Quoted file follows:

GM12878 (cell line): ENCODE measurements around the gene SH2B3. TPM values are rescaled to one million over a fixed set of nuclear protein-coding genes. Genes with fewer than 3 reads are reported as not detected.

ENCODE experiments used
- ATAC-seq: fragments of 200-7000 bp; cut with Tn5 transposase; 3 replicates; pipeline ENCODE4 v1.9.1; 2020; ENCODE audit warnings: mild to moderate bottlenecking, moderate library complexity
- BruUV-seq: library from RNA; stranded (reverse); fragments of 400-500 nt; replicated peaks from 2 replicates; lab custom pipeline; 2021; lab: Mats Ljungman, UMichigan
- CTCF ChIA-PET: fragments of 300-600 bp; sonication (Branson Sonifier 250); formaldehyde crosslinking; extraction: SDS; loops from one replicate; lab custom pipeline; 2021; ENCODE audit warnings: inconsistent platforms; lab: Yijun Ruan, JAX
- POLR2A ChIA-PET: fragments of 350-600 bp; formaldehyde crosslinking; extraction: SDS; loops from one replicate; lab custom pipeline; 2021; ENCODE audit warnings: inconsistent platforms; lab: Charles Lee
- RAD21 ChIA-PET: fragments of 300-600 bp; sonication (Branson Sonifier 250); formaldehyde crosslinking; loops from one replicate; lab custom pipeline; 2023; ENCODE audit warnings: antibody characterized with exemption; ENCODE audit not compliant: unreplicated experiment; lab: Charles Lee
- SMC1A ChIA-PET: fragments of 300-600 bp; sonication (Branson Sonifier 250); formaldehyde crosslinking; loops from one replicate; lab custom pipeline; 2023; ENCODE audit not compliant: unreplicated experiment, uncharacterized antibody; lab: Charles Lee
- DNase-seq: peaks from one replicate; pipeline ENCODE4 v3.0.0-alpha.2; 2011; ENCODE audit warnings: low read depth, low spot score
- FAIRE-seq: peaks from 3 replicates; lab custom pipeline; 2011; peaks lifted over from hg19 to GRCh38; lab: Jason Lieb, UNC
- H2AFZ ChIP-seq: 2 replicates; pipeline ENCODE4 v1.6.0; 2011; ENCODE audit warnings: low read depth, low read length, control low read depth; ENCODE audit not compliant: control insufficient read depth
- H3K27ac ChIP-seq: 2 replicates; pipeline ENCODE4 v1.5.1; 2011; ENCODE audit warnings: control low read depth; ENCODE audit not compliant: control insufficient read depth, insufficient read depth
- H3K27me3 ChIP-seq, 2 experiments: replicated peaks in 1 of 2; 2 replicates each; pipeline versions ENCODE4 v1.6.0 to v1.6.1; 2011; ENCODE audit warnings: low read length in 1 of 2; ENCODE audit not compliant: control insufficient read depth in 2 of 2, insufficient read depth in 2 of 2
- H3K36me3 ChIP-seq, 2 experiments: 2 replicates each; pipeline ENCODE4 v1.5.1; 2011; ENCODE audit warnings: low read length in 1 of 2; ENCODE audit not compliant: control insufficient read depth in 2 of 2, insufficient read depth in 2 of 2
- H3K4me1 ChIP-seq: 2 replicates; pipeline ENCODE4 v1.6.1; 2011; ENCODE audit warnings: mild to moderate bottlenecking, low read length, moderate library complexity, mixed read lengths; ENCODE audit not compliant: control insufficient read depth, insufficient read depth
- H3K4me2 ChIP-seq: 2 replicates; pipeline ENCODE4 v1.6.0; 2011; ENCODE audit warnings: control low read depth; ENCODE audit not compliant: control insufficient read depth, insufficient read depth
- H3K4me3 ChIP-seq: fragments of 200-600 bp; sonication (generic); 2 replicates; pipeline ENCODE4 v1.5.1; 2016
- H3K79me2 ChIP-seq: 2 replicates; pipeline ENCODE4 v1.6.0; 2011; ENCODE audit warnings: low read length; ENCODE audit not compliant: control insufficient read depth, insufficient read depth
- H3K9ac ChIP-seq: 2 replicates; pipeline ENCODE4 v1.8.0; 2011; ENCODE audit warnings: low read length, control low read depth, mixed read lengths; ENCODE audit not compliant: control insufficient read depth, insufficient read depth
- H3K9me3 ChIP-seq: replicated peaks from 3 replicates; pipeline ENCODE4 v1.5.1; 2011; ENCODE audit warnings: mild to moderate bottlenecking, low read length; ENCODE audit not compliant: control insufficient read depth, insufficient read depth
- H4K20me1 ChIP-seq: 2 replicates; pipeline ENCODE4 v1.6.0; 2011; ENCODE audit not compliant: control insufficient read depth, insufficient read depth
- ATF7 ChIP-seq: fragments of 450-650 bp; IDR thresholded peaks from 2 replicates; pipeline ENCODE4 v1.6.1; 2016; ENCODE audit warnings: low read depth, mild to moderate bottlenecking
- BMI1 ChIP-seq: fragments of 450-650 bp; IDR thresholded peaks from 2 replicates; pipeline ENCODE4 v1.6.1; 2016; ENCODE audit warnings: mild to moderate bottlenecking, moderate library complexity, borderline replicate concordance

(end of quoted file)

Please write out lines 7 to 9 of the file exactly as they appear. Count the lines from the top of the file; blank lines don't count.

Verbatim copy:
- RAD21 ChIA-PET: fragments of 300-600 bp; sonication (Branson Sonifier 250); formaldehyde crosslinking; loops from one replicate; lab custom pipeline; 2023; ENCODE audit warnings: antibody characterized with exemption; ENCODE audit not compliant: unreplicated experiment; lab: Charles Lee
- SMC1A ChIA-PET: fragments of 300-600 bp; sonication (Branson Sonifier 250); formaldehyde crosslinking; loops from one replicate; lab custom pipeline; 2023; ENCODE audit not compliant: unreplicated experiment, uncharacterized antibody; lab: Charles Lee
- DNase-seq: peaks from one replicate; pipeline ENCODE4 v3.0.0-alpha.2; 2011; ENCODE audit warnings: low read depth, low spot score